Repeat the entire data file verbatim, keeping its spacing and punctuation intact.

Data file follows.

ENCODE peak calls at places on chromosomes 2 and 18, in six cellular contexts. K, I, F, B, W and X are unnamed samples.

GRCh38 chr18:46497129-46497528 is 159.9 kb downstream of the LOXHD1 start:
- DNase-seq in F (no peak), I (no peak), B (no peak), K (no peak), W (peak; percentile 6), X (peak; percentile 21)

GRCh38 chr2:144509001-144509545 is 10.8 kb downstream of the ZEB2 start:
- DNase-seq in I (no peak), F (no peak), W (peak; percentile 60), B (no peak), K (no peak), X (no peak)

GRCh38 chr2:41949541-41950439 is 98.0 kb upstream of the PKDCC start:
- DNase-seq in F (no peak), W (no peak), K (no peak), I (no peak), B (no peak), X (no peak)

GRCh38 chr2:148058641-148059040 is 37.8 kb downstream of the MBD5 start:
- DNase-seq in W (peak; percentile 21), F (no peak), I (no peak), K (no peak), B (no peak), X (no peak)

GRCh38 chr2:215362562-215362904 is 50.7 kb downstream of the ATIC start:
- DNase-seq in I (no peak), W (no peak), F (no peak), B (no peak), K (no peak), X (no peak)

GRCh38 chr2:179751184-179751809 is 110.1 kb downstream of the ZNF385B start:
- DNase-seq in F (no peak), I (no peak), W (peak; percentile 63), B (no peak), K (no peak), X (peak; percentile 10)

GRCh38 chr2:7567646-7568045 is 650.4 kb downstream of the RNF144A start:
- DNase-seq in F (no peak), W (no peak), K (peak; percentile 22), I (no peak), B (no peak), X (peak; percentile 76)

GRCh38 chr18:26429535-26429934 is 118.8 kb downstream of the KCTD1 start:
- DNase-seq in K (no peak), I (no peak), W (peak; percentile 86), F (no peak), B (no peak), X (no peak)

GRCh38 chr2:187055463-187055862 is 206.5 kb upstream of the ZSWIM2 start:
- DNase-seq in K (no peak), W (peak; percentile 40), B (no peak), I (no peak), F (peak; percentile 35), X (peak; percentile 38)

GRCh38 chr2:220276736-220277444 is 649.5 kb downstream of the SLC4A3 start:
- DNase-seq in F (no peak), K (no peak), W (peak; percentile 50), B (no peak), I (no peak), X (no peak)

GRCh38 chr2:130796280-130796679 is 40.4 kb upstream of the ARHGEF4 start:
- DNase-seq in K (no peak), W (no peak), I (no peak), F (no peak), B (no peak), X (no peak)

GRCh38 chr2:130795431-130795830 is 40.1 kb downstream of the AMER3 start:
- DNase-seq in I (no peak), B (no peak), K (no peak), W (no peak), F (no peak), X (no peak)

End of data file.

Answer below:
ENCODE peak calls at places on chromosomes 2 and 18, in six cellular contexts. K, I, F, B, W and X are unnamed samples.

GRCh38 chr18:46497129-46497528 is 159.9 kb downstream of the LOXHD1 start:
- DNase-seq in F (no peak), I (no peak), B (no peak), K (no peak), W (peak; percentile 6), X (peak; percentile 21)

GRCh38 chr2:144509001-144509545 is 10.8 kb downstream of the ZEB2 start:
- DNase-seq in I (no peak), F (no peak), W (peak; percentile 60), B (no peak), K (no peak), X (no peak)

GRCh38 chr2:41949541-41950439 is 98.0 kb upstream of the PKDCC start:
- DNase-seq in F (no peak), W (no peak), K (no peak), I (no peak), B (no peak), X (no peak)

GRCh38 chr2:148058641-148059040 is 37.8 kb downstream of the MBD5 start:
- DNase-seq in W (peak; percentile 21), F (no peak), I (no peak), K (no peak), B (no peak), X (no peak)

GRCh38 chr2:215362562-215362904 is 50.7 kb downstream of the ATIC start:
- DNase-seq in I (no peak), W (no peak), F (no peak), B (no peak), K (no peak), X (no peak)

GRCh38 chr2:179751184-179751809 is 110.1 kb downstream of the ZNF385B start:
- DNase-seq in F (no peak), I (no peak), W (peak; percentile 63), B (no peak), K (no peak), X (peak; percentile 10)

GRCh38 chr2:7567646-7568045 is 650.4 kb downstream of the RNF144A start:
- DNase-seq in F (no peak), W (no peak), K (peak; percentile 22), I (no peak), B (no peak), X (peak; percentile 76)

GRCh38 chr18:26429535-26429934 is 118.8 kb downstream of the KCTD1 start:
- DNase-seq in K (no peak), I (no peak), W (peak; percentile 86), F (no peak), B (no peak), X (no peak)

GRCh38 chr2:187055463-187055862 is 206.5 kb upstream of the ZSWIM2 start:
- DNase-seq in K (no peak), W (peak; percentile 40), B (no peak), I (no peak), F (peak; percentile 35), X (peak; percentile 38)

GRCh38 chr2:220276736-220277444 is 649.5 kb downstream of the SLC4A3 start:
- DNase-seq in F (no peak), K (no peak), W (peak; percentile 50), B (no peak), I (no peak), X (no peak)

GRCh38 chr2:130796280-130796679 is 40.4 kb upstream of the ARHGEF4 start:
- DNase-seq in K (no peak), W (no peak), I (no peak), F (no peak), B (no peak), X (no peak)

GRCh38 chr2:130795431-130795830 is 40.1 kb downstream of the AMER3 start:
- DNase-seq in I (no peak), B (no peak), K (no peak), W (no peak), F (no peak), X (no peak)